The snake creeps over my elbow and up my arm, the aqueous clench of its scales on my skin the refrain to the world’s least favorite song, and I start to understand the near-death montages I always derided in video games and classic novels and Lifetime movies, the film reel of the heroine’s life ratcheting through her head. I think of my brother, and my mother, and my grandmother, and the snake earths its skull into my shoulder, the sinister sonar of its tongue sweeping over my shirt, and what my mother told me about belief sirens back to me, and the most horrible truth I’ve ever known plunders through every cell in my body: that I don’t believe in anything, and that nothing believes in me. The snake loops over the dip in my collarbone, and I nearly stop breathing, and I know that nothing will save me now, not Trent, not the Trinity, no spirit or magic or prayer or curse, and I realize that the supreme bastion of my non-faith, the Godless zone anchored inside of me, the miniature garden I created to protect myself from the wounding power of the divine, was built on an amoeba of belief, on the hope that the celestial whip of the Lord would, one day, curl sweetly around me, and He’d whisper, in my luckier ear, the truth of His teachings, that everything I’d ever learned was wrong, that He loved fags, loved them even more than any of His other creations, and I know that the black and buried seed of this deception, a deception as big as my own life, reflected itself in all of my desires, my desire for Trent, which I’d always considered a love in disrepair, derelict and impossible, but which harbored the pink script of a promise I made to myself, that he did love me back, or that he would, or that he could, an ability I never believed he would not have, an ability I believed might surface in the most obscure milieu—the post office, a college dorm room, a themed bar in a city on the West Coast—and that would sign, seal, and deliver the promise of my own love, that would illuminate my ability to be loved, that might garland my body in the neon chiffon of a man’s desire, something I could only imagine for myself in the dream house of my own belief in non-belief, and I realized I’d been waiting on the whole world to prove itself to me, and I’m still waiting, even now.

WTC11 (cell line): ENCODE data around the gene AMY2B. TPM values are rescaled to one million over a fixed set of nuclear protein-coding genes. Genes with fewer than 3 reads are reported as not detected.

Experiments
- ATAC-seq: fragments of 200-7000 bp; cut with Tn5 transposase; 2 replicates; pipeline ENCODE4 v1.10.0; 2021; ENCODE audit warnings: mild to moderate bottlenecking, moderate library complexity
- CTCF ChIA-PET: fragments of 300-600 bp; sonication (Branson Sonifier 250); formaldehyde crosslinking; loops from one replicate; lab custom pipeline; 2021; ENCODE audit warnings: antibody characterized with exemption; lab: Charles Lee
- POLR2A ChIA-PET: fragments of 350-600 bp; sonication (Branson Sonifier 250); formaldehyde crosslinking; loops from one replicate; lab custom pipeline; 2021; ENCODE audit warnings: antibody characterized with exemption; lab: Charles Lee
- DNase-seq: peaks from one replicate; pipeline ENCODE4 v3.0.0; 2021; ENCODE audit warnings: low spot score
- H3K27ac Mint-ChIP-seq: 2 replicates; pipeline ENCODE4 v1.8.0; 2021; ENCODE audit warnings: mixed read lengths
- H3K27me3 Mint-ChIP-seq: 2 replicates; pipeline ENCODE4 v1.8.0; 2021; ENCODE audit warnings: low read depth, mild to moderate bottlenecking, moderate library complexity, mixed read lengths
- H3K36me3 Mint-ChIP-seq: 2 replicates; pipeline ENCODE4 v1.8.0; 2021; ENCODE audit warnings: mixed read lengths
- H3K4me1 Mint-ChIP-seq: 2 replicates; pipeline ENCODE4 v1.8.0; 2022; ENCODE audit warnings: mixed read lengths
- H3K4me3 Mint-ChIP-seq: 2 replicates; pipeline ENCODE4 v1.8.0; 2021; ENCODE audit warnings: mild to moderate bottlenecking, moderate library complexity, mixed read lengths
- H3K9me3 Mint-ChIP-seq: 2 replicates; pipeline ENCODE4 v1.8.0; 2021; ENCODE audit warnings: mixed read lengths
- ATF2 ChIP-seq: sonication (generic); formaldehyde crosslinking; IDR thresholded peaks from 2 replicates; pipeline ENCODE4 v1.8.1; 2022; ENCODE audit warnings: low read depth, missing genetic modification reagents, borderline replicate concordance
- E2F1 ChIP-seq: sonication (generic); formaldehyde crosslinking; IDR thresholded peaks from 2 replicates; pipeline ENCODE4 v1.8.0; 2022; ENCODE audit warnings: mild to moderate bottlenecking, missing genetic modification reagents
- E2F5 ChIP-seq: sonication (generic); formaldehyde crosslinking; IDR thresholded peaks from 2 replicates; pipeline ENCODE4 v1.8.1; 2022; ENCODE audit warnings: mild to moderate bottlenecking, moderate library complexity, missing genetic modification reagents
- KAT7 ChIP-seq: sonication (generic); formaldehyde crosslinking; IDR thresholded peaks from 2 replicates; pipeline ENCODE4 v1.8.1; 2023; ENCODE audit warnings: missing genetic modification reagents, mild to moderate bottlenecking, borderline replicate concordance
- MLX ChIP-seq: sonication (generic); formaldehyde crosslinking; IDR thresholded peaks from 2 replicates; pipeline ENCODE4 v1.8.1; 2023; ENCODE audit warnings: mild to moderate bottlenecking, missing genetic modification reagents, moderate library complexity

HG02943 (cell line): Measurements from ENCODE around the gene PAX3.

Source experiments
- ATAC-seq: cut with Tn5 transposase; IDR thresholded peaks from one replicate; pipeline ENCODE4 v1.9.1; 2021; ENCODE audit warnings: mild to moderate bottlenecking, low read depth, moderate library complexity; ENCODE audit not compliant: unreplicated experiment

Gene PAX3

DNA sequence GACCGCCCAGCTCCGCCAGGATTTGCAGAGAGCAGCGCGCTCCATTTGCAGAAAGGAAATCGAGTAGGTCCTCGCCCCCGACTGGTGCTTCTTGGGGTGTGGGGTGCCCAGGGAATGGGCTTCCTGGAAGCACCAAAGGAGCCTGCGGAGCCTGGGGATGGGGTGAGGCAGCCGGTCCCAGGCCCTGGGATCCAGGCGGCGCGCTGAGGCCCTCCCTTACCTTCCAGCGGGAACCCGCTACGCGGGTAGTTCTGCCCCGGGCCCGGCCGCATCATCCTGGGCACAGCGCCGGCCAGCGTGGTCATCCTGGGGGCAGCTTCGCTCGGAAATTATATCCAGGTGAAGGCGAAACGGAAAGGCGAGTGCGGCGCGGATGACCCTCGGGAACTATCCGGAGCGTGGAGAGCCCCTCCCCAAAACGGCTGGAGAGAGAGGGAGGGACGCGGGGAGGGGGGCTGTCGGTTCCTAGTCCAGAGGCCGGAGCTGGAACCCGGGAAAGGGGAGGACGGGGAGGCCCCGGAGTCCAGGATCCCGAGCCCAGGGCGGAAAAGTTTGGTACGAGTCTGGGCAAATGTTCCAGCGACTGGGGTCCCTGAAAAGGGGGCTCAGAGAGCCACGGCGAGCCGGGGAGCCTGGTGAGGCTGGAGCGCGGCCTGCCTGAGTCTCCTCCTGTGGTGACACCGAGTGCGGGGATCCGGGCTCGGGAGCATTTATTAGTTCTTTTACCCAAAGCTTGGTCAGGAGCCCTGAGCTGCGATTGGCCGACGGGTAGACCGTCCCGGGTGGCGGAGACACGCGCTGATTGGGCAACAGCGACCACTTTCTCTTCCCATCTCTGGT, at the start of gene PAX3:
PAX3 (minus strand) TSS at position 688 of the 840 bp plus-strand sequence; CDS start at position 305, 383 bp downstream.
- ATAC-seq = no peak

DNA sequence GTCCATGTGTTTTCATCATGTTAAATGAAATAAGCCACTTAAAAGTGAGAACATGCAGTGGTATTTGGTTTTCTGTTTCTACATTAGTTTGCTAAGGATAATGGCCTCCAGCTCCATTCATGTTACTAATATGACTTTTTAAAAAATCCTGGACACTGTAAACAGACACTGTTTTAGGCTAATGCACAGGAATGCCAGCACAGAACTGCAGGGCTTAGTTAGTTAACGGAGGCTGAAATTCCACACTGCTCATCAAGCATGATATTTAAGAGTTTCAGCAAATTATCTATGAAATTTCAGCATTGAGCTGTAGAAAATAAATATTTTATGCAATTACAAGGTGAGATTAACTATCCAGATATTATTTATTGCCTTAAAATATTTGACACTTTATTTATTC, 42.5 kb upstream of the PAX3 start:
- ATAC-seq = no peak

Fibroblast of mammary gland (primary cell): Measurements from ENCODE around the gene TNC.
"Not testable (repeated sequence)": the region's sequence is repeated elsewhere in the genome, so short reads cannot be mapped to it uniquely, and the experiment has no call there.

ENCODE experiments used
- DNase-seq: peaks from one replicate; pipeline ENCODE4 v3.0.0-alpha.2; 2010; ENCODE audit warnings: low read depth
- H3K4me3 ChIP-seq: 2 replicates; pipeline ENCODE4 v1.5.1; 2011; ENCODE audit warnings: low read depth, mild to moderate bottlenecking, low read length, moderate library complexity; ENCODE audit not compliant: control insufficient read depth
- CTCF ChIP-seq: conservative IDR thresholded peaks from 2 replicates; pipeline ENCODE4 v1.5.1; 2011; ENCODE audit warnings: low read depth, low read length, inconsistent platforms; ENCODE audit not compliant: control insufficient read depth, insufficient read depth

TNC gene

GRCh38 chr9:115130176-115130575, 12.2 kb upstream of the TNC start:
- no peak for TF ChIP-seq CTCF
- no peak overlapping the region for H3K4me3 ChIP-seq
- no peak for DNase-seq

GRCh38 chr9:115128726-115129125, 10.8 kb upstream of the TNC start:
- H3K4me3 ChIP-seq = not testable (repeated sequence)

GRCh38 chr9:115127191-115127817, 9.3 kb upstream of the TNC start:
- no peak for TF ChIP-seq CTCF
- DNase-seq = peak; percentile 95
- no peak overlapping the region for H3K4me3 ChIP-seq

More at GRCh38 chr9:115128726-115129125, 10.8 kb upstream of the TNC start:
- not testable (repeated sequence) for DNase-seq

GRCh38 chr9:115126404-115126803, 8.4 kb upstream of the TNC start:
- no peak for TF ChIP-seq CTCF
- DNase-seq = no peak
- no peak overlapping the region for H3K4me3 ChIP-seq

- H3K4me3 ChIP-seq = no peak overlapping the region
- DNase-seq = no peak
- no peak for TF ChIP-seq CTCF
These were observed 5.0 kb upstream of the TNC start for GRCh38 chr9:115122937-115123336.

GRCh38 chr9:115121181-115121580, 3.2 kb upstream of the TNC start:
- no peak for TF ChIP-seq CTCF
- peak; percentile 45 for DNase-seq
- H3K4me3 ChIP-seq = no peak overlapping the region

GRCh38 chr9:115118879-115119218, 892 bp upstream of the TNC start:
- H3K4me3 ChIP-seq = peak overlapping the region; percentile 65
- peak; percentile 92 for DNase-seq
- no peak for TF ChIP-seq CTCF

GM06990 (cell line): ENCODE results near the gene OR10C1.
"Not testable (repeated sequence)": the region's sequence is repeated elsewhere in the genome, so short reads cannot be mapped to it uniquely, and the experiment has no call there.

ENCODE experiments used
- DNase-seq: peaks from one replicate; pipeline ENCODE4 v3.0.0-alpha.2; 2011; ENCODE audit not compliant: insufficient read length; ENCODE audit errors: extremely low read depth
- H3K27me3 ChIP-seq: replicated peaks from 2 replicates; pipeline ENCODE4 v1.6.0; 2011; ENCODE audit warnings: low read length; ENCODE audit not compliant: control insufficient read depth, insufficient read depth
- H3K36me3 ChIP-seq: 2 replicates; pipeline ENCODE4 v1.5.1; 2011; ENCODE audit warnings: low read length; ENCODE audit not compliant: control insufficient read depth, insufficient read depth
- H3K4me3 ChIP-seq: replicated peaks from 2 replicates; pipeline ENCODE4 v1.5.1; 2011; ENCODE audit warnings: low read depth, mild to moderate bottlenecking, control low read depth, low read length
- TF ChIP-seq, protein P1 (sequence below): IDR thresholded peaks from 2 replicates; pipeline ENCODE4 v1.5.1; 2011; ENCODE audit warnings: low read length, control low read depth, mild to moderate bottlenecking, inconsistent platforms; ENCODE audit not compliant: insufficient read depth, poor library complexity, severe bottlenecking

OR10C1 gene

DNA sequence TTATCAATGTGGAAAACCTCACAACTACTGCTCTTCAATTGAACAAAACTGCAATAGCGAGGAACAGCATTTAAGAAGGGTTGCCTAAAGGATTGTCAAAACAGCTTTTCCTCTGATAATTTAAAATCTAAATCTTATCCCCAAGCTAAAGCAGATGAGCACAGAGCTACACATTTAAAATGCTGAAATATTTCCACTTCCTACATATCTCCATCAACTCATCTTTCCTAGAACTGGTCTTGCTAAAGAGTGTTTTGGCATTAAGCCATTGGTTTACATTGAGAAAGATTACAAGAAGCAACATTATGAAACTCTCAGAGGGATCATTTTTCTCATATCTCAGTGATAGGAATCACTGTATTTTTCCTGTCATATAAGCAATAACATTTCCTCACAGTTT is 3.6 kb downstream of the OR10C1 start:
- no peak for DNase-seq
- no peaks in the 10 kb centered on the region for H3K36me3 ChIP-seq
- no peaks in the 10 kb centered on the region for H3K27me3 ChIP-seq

But instead, the world spits out silence, silence from Trent in the choir pew, silence from the snake as it probes the sweet lump of my neck, my blood’s red current churning just on the other side of my skin, just on the other side of my belief, and I almost want it to bite me, I funnel the last dregs of my putrid faith into the glint of its fangs, and I let go, I let go, I let go.